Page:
definition of Wikipedia
February 12, 1948 |
Queens, New York, United States
|Occupation||Author, entrepreneur and futurist|
|Spouse||Sonya R. Kurzweil|
Raymond "Ray" Kurzweil (// KURZ-wyl; born February 12, 1948) is an American author, inventor and futurist. Aside from futurology, he is involved in fields such as optical character recognition (OCR), text-to-speech synthesis, speech recognition technology, and electronic keyboard instruments. He is the author of several books on health, artificial intelligence (AI), transhumanism, the technological singularity, and futurism. Kurzweil is generally recognized as a public advocate for the futurist and transhumanist movements, due to his stances on life extension technologies, his efforts to forecast future advances in technology, and his interest in the concept of the technological singularity. At the same time, he has attracted significant criticism from scientists and thinkers.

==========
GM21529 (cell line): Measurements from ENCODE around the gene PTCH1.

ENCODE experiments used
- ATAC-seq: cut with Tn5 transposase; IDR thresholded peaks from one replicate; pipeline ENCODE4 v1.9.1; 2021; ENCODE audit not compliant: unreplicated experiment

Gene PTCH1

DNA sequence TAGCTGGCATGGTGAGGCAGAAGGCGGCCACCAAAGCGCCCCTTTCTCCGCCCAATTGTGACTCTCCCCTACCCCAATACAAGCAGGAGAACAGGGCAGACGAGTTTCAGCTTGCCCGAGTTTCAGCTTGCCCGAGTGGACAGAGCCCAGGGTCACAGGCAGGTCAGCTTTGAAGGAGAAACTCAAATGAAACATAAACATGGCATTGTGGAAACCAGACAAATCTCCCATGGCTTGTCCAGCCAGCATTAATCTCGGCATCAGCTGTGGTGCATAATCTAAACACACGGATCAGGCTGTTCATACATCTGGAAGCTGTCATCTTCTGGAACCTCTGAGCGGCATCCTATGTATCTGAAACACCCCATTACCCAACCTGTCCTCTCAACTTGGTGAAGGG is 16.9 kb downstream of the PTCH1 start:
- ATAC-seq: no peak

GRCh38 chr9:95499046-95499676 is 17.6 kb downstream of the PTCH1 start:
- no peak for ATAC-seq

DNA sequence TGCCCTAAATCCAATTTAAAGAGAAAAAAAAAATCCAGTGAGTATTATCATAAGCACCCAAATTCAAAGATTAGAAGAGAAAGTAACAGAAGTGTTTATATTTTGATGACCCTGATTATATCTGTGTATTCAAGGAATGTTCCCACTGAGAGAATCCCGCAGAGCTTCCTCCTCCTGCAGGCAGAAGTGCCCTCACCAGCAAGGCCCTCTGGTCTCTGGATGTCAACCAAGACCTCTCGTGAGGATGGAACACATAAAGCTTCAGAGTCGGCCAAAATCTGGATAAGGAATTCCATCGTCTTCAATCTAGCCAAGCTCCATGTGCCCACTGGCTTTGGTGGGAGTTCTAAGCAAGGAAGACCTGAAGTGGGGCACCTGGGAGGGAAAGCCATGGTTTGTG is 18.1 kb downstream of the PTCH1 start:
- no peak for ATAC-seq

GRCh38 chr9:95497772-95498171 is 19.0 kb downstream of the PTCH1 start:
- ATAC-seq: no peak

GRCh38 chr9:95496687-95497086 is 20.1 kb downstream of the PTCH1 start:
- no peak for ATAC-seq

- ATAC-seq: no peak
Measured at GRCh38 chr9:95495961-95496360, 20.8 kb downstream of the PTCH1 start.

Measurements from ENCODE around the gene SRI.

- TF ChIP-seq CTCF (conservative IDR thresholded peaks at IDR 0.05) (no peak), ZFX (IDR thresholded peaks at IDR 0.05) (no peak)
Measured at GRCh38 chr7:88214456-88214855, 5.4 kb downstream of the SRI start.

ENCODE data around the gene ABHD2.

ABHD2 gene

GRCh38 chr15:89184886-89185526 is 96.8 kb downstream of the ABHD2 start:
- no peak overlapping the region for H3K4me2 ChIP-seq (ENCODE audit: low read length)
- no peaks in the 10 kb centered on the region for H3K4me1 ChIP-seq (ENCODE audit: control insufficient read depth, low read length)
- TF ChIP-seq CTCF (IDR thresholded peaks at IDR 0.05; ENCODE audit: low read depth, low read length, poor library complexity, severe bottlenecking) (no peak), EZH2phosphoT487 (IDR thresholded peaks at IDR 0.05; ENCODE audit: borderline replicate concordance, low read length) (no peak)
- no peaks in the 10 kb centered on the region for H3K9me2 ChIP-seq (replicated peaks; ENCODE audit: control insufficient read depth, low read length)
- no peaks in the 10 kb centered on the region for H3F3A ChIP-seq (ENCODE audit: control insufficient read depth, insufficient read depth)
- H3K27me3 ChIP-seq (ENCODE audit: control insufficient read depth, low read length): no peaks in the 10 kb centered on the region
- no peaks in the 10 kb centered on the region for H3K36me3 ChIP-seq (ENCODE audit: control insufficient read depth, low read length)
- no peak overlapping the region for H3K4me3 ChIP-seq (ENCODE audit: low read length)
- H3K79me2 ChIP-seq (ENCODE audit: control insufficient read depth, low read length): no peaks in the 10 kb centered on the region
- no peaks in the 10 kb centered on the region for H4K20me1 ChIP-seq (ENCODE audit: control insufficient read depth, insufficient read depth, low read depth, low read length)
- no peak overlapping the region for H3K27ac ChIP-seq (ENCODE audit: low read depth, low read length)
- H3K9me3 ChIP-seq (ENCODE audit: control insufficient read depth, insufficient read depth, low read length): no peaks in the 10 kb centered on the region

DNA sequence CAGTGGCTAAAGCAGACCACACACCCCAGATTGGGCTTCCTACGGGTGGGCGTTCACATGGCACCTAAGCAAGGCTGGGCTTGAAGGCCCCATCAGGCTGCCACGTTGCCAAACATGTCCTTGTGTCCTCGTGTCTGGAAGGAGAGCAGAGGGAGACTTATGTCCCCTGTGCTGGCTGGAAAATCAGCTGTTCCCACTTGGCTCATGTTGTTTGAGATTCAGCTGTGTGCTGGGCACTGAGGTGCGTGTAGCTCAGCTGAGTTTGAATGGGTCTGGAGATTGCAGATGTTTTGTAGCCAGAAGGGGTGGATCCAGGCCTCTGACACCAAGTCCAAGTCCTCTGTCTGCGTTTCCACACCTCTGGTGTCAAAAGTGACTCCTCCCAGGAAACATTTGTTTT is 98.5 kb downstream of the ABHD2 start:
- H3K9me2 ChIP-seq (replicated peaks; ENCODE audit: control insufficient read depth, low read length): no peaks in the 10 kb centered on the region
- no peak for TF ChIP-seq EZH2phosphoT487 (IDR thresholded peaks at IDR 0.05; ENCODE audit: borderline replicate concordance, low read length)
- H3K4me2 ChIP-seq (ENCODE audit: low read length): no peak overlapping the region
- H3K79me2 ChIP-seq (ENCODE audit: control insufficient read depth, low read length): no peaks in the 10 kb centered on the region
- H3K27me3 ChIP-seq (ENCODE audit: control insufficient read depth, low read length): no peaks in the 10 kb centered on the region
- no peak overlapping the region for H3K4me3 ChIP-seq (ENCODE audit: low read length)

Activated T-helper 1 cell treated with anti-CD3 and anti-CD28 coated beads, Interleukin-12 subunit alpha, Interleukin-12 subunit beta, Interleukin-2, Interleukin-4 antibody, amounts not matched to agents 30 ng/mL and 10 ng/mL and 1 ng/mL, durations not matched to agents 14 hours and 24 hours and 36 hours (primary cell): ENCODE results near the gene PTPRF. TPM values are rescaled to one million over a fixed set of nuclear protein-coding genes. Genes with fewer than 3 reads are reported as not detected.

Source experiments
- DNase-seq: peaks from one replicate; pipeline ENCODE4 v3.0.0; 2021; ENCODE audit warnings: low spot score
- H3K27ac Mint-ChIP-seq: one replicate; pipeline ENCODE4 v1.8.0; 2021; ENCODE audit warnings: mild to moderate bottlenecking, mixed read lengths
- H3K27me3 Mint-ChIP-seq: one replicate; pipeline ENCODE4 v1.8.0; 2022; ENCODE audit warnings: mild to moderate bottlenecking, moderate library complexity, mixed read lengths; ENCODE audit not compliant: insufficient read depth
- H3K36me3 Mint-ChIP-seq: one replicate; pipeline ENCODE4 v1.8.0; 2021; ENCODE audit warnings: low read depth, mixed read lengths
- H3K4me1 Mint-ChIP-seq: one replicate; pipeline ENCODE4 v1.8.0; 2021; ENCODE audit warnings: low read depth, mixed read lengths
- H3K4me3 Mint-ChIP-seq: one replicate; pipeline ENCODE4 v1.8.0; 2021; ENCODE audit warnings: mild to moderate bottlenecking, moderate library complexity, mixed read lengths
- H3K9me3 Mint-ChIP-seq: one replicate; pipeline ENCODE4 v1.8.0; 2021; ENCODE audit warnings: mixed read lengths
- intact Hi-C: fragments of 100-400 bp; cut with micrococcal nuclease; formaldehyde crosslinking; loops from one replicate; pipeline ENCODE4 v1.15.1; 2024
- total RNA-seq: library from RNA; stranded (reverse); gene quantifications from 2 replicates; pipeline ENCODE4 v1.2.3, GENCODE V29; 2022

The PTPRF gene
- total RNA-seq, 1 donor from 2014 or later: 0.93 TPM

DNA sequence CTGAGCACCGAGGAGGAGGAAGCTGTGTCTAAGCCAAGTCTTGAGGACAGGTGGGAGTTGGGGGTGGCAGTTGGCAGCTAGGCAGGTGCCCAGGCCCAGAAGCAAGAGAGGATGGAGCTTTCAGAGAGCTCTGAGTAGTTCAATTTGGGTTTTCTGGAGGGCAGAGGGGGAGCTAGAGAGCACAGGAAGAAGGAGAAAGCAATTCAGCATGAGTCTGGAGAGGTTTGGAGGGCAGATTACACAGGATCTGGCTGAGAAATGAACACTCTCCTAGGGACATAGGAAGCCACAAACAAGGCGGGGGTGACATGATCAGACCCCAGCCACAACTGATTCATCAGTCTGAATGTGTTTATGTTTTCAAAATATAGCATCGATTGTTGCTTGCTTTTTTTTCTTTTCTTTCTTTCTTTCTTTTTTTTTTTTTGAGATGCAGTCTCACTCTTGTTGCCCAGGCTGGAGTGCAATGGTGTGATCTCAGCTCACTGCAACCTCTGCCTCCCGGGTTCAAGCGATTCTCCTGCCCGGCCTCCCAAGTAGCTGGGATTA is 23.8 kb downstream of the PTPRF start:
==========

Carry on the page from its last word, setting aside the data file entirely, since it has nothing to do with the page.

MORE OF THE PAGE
Ray Kurzweil grew up in the New York City borough of Queens. He was born to secular Jewish parents who had escaped Austria just before the onset of World War II, and he was exposed via Unitarian Universalism to a diversity of religious faiths during his upbringing. His father was a musician and composer and his mother was a visual artist. His uncle, an engineer at Bell Labs, taught young Ray the basics of computer science. In his youth, he was an avid reader of science fiction literature. In 1963, at age fifteen, he wrote his first computer program. Later in high school he created a pattern-recognition software program that analyzed the works of classical composers, and then synthesized its own songs in similar styles. In 1965, he was invited to appear on the CBS television program I've Got a Secret, where he performed a piano piece that was composed by a computer he also had built. Later that year, he won first prize in the International Science Fair for the invention; he was also recognized by the Westinghouse Talent Search and was personally congratulated by President Lyndon B. Johnson during a White House ceremony.